We, from the “Social activities” department were responsible for organizing the trip to visit the entities. At this point Martino has already asked the institutions how we could help. Some of them just said the patients would like our visit and company, while others gave very specific directions of what they would like to do and how we could help. So the first dilemma is: if with have limited time and resources, how to choose which one to help?

We decided we would visit all of them and the “Social activities” group organized the visits and entertainment session presentations for the patients of the charities.

It was incredible. On all the visits we were received by the workers and volunteers of the charities and had a day of activities and explanations which I felt were more crafted for our learning than anything else. There are two clear moments that I remember from the visits:

  • The quality of the ceramics at Kodomo no sono
    • One of them was in Kodomo no sono. They showed us their ceramic therapy. This was started when a japanese artist visited the institution and taught the patients how to do ceramics. Then, they received the equipment to ceramic manufacture and started a therapeutic classes to do ceramics. When I saw the ceramics they did, I had no words and I felt mostly anger (for reasons I will explain). I would remember Kodomo no sono many years later when I was in Japan. Here, I visited the capital of ceramics, a city called Mashiko, which has more than 300 potteries and I observed the quality and beauty of the Japanese ceramics. Japan is famous for a style of art  which is called wabi sabi, which is an aesthetics based in intransience and imperfection. In wabi sabi ceramics, for example, the objects are not made to be perfect and they are all different from each other. And, despite looking easy, when I visited Mashiko I was told that when they learn to make ceramics, it takes 3 years only to learn how to prepare the clay, before even starting to model it. When I was in Mashiko, I remember of Kodomo no sono because the most precious pieces of wabi sabi ceramics with extravagant prices were only to match the ones I had seen at Kodomo no sono. The Kodomo no sono ceramics were in their essence wabi sabi. And even when I saw the Kodomo no sono ceramics at the first time I had a sentiment of how unfair it was that they were sold below the market price and that not many people had seen them. And even today I didn’t find pictures in the internet to put here. I believe that is because the ceramics are only produced during their therapeutic sessions, so there are not so many of them.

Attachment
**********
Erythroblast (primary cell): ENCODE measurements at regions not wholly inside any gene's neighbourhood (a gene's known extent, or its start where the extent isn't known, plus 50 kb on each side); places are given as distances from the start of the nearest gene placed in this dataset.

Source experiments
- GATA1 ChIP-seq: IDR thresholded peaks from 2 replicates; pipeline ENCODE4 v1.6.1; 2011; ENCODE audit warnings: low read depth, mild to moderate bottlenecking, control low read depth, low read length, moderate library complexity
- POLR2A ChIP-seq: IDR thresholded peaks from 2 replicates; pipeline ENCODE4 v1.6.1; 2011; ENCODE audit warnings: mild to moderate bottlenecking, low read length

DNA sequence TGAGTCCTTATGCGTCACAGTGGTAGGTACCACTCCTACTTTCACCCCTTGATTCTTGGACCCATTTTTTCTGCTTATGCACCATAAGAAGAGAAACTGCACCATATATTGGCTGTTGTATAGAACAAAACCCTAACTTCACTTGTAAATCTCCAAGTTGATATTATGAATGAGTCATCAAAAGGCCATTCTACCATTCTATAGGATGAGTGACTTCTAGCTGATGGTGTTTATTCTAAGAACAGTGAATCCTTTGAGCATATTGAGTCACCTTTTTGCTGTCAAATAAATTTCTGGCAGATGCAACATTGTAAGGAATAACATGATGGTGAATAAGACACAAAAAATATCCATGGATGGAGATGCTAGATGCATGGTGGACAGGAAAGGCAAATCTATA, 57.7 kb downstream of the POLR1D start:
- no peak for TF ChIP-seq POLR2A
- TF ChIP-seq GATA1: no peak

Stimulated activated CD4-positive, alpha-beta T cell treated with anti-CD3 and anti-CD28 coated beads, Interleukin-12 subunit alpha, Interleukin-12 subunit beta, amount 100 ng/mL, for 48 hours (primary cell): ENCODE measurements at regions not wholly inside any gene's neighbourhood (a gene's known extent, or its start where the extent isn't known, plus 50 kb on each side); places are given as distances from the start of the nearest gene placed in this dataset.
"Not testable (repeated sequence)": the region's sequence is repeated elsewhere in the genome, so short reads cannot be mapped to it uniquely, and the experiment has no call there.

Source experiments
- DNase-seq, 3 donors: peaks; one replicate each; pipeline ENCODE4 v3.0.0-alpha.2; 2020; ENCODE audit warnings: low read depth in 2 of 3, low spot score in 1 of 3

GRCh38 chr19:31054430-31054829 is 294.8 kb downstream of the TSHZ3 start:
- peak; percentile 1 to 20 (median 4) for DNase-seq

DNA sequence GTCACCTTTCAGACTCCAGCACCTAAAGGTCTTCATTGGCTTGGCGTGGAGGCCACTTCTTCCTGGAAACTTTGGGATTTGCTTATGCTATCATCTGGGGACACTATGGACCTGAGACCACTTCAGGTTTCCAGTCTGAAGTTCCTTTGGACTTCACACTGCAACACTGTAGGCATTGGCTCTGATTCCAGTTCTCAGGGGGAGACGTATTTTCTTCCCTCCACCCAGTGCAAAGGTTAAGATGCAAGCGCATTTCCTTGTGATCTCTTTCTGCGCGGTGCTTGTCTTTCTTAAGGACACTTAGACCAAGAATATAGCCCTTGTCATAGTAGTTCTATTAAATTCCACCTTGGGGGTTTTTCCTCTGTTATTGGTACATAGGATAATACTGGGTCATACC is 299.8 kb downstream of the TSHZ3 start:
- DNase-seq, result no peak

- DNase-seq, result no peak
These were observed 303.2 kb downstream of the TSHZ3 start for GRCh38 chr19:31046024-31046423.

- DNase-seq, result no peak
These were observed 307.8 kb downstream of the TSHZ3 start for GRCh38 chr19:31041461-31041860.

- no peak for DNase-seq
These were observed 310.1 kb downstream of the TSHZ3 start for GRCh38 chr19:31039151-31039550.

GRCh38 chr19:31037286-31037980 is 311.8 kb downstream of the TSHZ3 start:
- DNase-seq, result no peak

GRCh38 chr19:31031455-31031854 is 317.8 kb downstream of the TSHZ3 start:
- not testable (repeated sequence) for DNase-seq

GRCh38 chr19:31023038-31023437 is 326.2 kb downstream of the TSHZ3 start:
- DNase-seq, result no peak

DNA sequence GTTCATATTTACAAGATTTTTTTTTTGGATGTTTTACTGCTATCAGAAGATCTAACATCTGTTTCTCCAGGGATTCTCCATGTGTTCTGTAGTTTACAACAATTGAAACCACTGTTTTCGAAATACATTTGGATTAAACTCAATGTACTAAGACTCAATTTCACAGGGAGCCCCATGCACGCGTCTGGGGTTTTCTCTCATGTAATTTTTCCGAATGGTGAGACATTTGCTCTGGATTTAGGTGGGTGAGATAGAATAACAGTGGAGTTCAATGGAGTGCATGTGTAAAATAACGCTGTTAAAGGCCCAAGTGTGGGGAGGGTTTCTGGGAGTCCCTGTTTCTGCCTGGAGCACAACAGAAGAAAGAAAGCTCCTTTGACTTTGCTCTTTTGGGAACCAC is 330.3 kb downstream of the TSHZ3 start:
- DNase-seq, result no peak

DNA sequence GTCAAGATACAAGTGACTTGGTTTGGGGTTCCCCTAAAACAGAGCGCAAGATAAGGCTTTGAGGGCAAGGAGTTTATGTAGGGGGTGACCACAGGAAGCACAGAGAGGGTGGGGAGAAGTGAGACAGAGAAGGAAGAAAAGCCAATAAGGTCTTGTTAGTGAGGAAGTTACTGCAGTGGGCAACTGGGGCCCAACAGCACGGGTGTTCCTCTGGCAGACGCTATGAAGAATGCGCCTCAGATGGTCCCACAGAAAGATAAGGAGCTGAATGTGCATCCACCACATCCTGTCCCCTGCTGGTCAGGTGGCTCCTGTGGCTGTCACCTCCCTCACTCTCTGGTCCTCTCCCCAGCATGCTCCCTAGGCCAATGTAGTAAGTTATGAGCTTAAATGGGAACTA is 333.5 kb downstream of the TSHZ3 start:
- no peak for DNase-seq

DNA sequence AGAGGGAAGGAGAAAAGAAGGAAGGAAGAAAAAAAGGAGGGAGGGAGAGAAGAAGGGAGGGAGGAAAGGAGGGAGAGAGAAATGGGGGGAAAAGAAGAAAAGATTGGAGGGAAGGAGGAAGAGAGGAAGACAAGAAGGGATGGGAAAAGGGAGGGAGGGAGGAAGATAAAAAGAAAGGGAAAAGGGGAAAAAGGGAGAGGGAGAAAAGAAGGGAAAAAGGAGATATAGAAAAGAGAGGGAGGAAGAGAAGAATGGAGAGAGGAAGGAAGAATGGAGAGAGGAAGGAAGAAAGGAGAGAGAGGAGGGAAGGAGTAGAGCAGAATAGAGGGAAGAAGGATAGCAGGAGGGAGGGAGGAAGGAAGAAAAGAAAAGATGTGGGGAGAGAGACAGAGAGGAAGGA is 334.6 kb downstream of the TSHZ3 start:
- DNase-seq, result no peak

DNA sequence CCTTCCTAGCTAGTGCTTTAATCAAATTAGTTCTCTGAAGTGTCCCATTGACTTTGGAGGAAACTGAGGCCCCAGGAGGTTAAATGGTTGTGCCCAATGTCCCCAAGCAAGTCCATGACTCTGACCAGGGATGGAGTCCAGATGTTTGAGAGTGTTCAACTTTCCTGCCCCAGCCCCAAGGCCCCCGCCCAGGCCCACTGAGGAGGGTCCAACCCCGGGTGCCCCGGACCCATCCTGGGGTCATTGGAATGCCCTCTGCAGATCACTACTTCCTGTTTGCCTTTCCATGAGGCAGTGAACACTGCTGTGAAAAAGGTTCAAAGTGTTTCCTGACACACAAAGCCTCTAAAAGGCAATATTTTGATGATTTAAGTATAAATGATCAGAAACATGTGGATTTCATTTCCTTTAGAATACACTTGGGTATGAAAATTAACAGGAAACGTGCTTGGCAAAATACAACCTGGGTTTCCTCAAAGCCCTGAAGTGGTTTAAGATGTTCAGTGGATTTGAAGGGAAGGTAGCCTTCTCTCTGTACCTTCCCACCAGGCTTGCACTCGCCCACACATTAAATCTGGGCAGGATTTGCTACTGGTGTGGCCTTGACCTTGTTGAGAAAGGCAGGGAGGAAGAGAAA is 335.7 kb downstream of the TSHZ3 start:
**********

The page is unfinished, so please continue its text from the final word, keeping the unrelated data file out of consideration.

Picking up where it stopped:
• The Margarida museum at Ikoi no sono
    • At Ikoi no sono we had to give a walk with the patients pushing their wheelchairs around the place. When it ended, we had some time. There was this place they didn’t show to us which was a room with memories and pictures of Margarida. I was impressed on how brave and determined she was from such a young age.
So, the visits were successful, but they were not to that hard to organize and we still didn’t translate that into any actual benefit for the institutions.

Then, we decided that in the event, we would do a bingo game and reserve part of the money to the charities and split it equally so they could decide how to use it. Also, we would reserve spaces in the event so that the institutions could sell things if they wanted.

On the day of the event, we all cleaned, cooked, entertained and a few hundred people came to our event. After all the work to organize it, it was a huge success. And we didn’t fight with each other. We got more money than we expected and we could contribute to the charities. We also showed a video of our visited to the charities and explained bout our visits.

One thing that saddened me is that the charities that brought things to sell brought mostly handcraft from the patients and it didn’t sell. Ikoi no sono also brought the ceramics to sell, all the way from their workshop, but it almost didn’t sell also. I bought a cup that I gave to my mother.